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Narco News on Venezuela:
'The Strike that Wasn't'

Opposition's Attempted General Strike Fails;
Strong Political, Public Support Remains with Chavez

by Joe Taglieri, FTW Staff

[© Copyright 2002, From The Wilderness Publications, All rights reserved. THIS IS A SUBSCRIBER-ONLY STORY AND MAY NOT BE POSTED ON A WEB SITE WITHOUT EXPRESS WRITTEN PERMISSION. Contact This story may be redistributed, circulated or copied for non-profit purposes only.]

[Ed. Note: As the American people begin to take baby steps to combat repressive government and tyranny at home they continually ask, "What can we do?" Take a lesson from the people of Venezuela who understand the maxim, "in a ham and egg breakfast the chicken is involved but the pig is committed." The resiliency of Hugo Chavez is based upon two things: Chavez's well-honed political sense that knows how to turn, judo-like, the actions and energy of the U.S. corporate empire into his own weapons; and the willingness of the Venezuelan people to take risks in defiantly defending themselves against neo-colonial pressures.

At the heart of the U.S. government's desire to overthrow Chavez is the Empire's recognition that a successful, non-aligned leader who can actually improve conditions for his people is the ultimate threat to Wall Street and globalized financial interests. And the symbolic heart of Chavez's program is the new "Hydrogen Law" that will socialize part of the oil industry and mandate that more of the profits from Venezuelan oil production remain in the country for the benefit of the people who live there, rather than being exported to New York.

By surrounding local TV stations and newspapers that have been lying to them, by placing themselves in harm's way to express their support for Chavez, by engaging in non-violent civil disobedience, by focusing their protests wisely against the institutions and interests that cause them harm, the Venezuelan people are writing a textbook for actions the American people may soon have to take for themselves. - MCR]

Dec. 31, 2002, 17:00 PST (FTW) -- The aristocrats and corporate mangers of Venezuela failed once again this month to politically destabilize the nation. The organizers of April's aborted military coup against President Hugo Chavez this time attempted to give the impression of a general strike, which for the most part managed only to temporarily disrupt the nation's oil exports.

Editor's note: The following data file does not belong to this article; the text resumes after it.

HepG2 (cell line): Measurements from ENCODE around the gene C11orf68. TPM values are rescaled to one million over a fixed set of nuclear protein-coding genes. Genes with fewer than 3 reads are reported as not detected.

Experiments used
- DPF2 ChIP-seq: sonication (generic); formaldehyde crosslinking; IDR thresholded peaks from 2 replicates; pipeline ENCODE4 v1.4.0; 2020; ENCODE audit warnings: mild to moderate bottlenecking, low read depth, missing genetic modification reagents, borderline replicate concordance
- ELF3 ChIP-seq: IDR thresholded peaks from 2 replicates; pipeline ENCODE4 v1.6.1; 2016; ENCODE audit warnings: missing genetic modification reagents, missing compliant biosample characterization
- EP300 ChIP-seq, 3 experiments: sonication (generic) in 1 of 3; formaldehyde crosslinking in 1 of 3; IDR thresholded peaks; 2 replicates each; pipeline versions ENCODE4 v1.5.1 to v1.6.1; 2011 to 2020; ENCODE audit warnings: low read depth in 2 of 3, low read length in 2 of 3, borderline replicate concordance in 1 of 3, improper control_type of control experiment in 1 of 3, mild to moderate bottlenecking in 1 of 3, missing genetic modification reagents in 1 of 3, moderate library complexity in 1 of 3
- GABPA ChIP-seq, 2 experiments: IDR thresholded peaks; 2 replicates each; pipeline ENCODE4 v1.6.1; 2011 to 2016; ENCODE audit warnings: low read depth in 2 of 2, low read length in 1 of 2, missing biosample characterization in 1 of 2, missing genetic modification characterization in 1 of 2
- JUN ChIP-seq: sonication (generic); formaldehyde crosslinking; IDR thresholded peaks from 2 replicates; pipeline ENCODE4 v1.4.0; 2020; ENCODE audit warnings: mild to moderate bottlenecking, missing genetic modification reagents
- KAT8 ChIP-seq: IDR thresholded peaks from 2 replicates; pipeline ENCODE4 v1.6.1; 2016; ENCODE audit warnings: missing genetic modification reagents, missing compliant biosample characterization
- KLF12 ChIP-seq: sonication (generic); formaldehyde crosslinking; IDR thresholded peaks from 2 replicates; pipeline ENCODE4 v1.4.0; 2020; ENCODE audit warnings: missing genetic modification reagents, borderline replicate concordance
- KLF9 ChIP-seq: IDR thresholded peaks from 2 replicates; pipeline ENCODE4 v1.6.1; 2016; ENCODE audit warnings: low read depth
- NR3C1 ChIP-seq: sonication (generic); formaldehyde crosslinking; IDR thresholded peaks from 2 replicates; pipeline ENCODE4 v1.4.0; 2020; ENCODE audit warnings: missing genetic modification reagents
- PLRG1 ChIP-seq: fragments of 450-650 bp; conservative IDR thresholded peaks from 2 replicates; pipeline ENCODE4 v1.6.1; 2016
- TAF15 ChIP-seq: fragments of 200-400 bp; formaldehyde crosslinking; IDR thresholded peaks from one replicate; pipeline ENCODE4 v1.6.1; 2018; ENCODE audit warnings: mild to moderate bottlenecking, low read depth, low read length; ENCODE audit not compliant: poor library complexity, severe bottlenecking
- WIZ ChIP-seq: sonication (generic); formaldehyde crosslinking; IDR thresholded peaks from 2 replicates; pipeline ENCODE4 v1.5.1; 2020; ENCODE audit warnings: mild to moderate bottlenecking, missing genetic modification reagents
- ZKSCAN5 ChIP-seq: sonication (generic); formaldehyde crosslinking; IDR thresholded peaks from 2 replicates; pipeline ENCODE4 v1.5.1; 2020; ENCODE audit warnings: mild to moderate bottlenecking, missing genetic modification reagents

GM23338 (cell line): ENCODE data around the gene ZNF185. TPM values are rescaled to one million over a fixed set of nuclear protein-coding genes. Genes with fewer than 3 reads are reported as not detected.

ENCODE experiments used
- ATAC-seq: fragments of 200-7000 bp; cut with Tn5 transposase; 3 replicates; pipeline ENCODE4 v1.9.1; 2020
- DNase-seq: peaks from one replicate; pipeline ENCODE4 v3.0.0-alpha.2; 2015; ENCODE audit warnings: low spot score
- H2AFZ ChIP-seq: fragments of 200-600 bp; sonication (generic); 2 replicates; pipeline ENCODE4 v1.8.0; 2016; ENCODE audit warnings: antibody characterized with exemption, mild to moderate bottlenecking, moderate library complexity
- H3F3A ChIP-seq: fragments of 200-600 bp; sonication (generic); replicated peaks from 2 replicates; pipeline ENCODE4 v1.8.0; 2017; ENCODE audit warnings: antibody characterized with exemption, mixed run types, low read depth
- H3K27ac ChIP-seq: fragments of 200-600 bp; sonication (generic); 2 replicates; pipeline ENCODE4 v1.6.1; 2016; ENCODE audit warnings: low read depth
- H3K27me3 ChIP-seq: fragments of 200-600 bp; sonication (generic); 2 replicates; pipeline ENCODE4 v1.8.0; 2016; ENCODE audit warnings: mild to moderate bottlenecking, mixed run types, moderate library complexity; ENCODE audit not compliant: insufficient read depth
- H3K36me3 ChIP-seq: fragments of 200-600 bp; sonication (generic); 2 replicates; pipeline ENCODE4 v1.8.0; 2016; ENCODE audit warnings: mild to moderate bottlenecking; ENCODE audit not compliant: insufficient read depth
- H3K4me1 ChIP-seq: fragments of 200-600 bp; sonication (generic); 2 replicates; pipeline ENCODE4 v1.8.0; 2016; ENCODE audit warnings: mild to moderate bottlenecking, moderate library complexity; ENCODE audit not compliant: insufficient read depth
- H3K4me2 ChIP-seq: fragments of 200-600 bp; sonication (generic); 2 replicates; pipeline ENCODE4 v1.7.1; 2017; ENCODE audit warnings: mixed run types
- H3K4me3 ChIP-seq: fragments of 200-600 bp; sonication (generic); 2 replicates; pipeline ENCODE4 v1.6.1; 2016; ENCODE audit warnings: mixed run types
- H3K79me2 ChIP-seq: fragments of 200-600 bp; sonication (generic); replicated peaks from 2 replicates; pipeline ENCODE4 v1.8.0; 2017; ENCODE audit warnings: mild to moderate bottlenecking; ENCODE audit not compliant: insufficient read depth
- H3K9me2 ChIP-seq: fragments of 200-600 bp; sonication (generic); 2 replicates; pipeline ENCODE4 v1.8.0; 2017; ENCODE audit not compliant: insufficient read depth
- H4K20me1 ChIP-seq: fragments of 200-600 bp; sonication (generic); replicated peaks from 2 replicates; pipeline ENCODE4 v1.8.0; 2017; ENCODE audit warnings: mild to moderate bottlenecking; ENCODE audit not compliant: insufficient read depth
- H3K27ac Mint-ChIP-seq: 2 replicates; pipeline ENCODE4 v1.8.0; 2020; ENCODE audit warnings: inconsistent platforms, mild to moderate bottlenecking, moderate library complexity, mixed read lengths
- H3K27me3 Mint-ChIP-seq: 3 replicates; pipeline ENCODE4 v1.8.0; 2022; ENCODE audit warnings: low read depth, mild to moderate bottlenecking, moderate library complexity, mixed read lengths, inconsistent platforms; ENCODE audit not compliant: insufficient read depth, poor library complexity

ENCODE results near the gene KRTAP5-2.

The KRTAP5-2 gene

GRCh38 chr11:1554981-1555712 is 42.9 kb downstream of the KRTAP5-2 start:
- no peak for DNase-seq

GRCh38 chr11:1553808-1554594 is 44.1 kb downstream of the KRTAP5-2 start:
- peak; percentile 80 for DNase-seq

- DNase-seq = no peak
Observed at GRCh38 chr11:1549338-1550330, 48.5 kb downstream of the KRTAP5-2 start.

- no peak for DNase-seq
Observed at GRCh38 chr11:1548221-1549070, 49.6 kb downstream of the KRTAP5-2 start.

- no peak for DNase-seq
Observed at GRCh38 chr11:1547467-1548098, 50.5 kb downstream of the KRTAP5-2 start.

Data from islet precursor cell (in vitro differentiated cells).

The result of this latest revolutionary escapade by Venezuela's wealthy elites, observers say, is in fact the opposite of what strike organizers intended. President Hugo Chavez, widely supported by Venezuela's poor majority, now has a firmer grip on the state-owned oil industry.

"There is no 'strike,'" said Al Giordano, editor of Narco News (, a website that covers Latin American politics. "What there has been is a lockout of employees by management, and some tankers hijacked by captains. Also some private subcontractors, such as tug boat companies, have participated in the lockout."


Violence was also relatively minimal, except on Dec. 6. Three people were killed and 28 were wounded in Caracas when, as in a similar incident in April, civilians were arbitrarily fired on by an unseen gunman or gunmen.

Venezuelan TV news reports purported to show a pro-Chavez, Portuguese suspect held in connection to the shootings. But a Narco News report has found that the timeframe reported by the anti-Chavez media of this suspect's whereabouts in Caracas Dec. 6 do not hold mathematical water. He simply could not have made it in time to be the man responsible for the shootings.[]

In-depth coverage of Venezuela can be found at Giordano's site,, and VHeadline,


Giordano and the journalists of Narco News have dug quite deep into what's been happening in Venezuela, and all over Central and South America, frequently reporting from Caracas and other affected areas.

Narco News has kept a close eye on the mainstream U.S. and British media, as well as their Venezuelan counterparts in the corporate, anti-government TV stations and wealthy suburban dailies.

Recent reports on Narco News reveal the pro-work stoppage spin in action at the highest bastions of mainstream journalism. Associate Publisher Dan Feder's Dec. 12 and Dec. 18 stories expose  "AP's One-Sided Venezuela Coverage: On 'Desk Reporters' Who Phone-in the Spin" and "NY Times and LA Times run identical stories on Venezuelan 'strike.'"

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Giordano published this scathing piece Dec. 23: "A Brit Reporter's Undisclosed Venezuela Conflicts, Phil Gunson and Eric Ekvall Are Upset with Narco News." Find out why by clicking here:

'strike' or lockout?

Despite anti-Chavez coverage from stations like RCTV, Globovision, TVS, Meridiano TV, and Venevision, thousands of Venezuelans took to the streets -- not to protest the Chavez government, but to voice their disgust for the commercial media. Venezuelan civilians nonviolently surrounded those Caracas-based stations and media outlets in other parts of the country.